The Psychology of Writing, Part 4: Rejection As A Way Of Life

Publetariat continues its series on The Psychology of Writing with the following essay, by author Merrill Joan Gerber. The essay was originally published in the Sewanee Review, and reprinted on The Rumpus on 1/23/09. In it, the reader learns rejection is never far from any writer, even one with a body of work as impressive as Ms. Gerber’s.

Why I Must Give Up Writing

First let me say I’ve been a dedicated writer for half a century. I’ve published twenty-five books, and I’ve even won some prizes. I know a real writer is supposed to write for the art itself, yearning only toward self-expression and the joy of creation, ignoring the fickle heart of the market place.

I know all about papering the office walls with rejections. I’m not a quitter, not a cry-baby (though I have cried a few times and once I crept into bed for a few weeks till a certain violent literary shock wore off). Looking back on my writing life, I see that some warning moments stand out.

In 1967, when my first novel, An Antique Man, was published, Joyce Carol Oates wrote: “I’ll be reviewing your novel for the Detroit news, and I’ll send you a clipping…” Three months later she wrote again: “…it is a most moving and painful novel, beautifully done, and I will retain certain scenes in my mind for a long time. If the long newspaper strike in Detroit ever comes to an end, I will certainly review the novel.”

I don’t know when the strike came to an end, but there was never a review. There were other hints to me about the nature of the writing life. William Shawn, at the New Yorker, read An Antique Man, and wrote to me that he and his staff had tried hard to find a section to stand on its own but they hadn’t succeeded. Two months later, one of his staff wrote me: “Mr. Shawn can’t get your book out of his mind, so please send it back to us so we can try again to find an excerpt that will work.”

Again, I took the trip to the post office with my mss. Some weeks later Mr. Shawn sent back the novel a second time. He was sorry, he had tried very hard, but he just couldn’t find a section to stand alone. The second rejection was much worse than the first —a kind of brutal blow to the delicate strand of hope that had been fluttering in my mind.

Modern psychology tells us that when a relationship feels wrong, we’d do well to focus on a single issue that’s manageable—not to list all the old insults, failings and faults of the beloved. But the list of the failings of my beloved art continues to grow longer. I feel I can no longer live with them.

Recently, I found a letter from a publisher written to me in 1986. “Thank you for sending me your novel. I think you would have to be dead not to think this manuscript is funny and lively. The only problem with it is a certain lack of discipline…”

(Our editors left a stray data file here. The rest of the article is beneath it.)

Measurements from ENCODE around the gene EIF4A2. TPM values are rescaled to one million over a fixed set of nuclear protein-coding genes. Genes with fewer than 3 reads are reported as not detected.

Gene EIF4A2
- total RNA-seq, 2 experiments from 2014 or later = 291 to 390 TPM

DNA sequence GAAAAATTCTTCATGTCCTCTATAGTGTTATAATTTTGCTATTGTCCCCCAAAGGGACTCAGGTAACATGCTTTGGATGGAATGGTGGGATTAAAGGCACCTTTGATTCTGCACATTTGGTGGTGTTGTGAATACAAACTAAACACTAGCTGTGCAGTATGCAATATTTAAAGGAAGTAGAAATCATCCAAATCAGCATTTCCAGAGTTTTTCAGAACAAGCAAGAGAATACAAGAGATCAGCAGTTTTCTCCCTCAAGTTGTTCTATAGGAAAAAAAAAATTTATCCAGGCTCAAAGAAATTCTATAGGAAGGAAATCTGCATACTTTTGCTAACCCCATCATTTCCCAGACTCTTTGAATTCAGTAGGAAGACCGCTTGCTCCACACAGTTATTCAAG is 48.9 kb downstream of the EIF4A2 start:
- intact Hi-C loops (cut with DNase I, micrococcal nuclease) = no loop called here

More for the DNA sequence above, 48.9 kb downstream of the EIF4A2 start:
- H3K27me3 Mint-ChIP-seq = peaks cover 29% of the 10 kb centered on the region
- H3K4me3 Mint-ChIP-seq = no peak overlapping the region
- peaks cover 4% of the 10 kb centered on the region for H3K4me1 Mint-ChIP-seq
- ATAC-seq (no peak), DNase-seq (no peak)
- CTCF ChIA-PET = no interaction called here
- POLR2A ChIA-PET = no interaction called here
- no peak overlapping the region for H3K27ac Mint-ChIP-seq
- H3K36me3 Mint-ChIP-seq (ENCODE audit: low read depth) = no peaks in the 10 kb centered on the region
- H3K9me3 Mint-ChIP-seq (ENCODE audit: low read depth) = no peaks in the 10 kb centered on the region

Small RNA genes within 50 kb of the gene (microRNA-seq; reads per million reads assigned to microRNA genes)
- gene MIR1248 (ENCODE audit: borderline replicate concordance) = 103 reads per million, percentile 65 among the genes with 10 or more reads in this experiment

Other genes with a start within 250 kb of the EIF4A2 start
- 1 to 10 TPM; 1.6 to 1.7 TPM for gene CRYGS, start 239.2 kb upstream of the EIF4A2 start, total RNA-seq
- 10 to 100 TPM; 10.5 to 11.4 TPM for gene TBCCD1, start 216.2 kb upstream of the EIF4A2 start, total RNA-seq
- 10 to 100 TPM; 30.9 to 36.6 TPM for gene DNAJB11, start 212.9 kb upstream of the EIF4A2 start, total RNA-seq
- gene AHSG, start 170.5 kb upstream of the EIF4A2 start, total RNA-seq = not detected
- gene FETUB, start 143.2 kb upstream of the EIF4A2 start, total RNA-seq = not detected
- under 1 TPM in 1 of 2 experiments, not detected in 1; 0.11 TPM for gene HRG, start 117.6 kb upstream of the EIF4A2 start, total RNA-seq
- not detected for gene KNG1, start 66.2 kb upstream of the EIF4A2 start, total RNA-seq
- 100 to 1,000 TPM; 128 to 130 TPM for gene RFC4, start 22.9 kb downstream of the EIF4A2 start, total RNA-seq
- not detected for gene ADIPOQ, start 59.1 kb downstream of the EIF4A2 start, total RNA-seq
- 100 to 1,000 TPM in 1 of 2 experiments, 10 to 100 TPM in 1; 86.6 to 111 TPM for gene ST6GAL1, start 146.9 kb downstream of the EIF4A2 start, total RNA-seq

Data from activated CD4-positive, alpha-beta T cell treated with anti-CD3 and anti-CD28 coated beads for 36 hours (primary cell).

For four months I worked to insert certain disciplines the editor felt were essential. Then she wrote again. “I think that your revisions are excellent, and that you have successfully integrated the fantastic and the real. However, difficulties arise after our heroine leaves the hospital. So now what? Can I say to you that I think you have aimed your plot in a misguided direction? I don’t know if I can, but I certainly think so. If these very real difficulties can be resolved we can discuss a book.”

What difficulties did she mean? How was I to guess at them? We had no further discussions and my novel was never published.

In 1989, an editor from Little Brown wrote me about my longest novel, a 650 page family saga called The Victory Gardens of Brooklyn: “I found this novel to be wonderfully engrossing, full of the marvelously realized characters whose personalities propel them into their individual predicaments. But midway though the mss, I felt that the chronological sequence precluded the sort of definable story line that would give each character’s subplot satisfying form and substance. If you decide to rework the novel, I would very much like to read it again.”

Rework 650 pages? On speculation? With no contract? All the while trying to guess what the editor’s vision might be? I wrote, asking if she could be more specific. Well, she could not really point the way for me. I’d have to figure it out for myself. But I had already figured out the way the book should be constructed, that’s what had taken me several years of work. I put the book in the closet where one day I listened in to be sure its heart had stopped beating.

Read the rest of the essay on The Rumpus.

Merrill Joan Gerber’s most recent novel is The Victory Gardens of Brooklyn. She teaches fiction writing at the California Institute of Technology.

Comments are closed.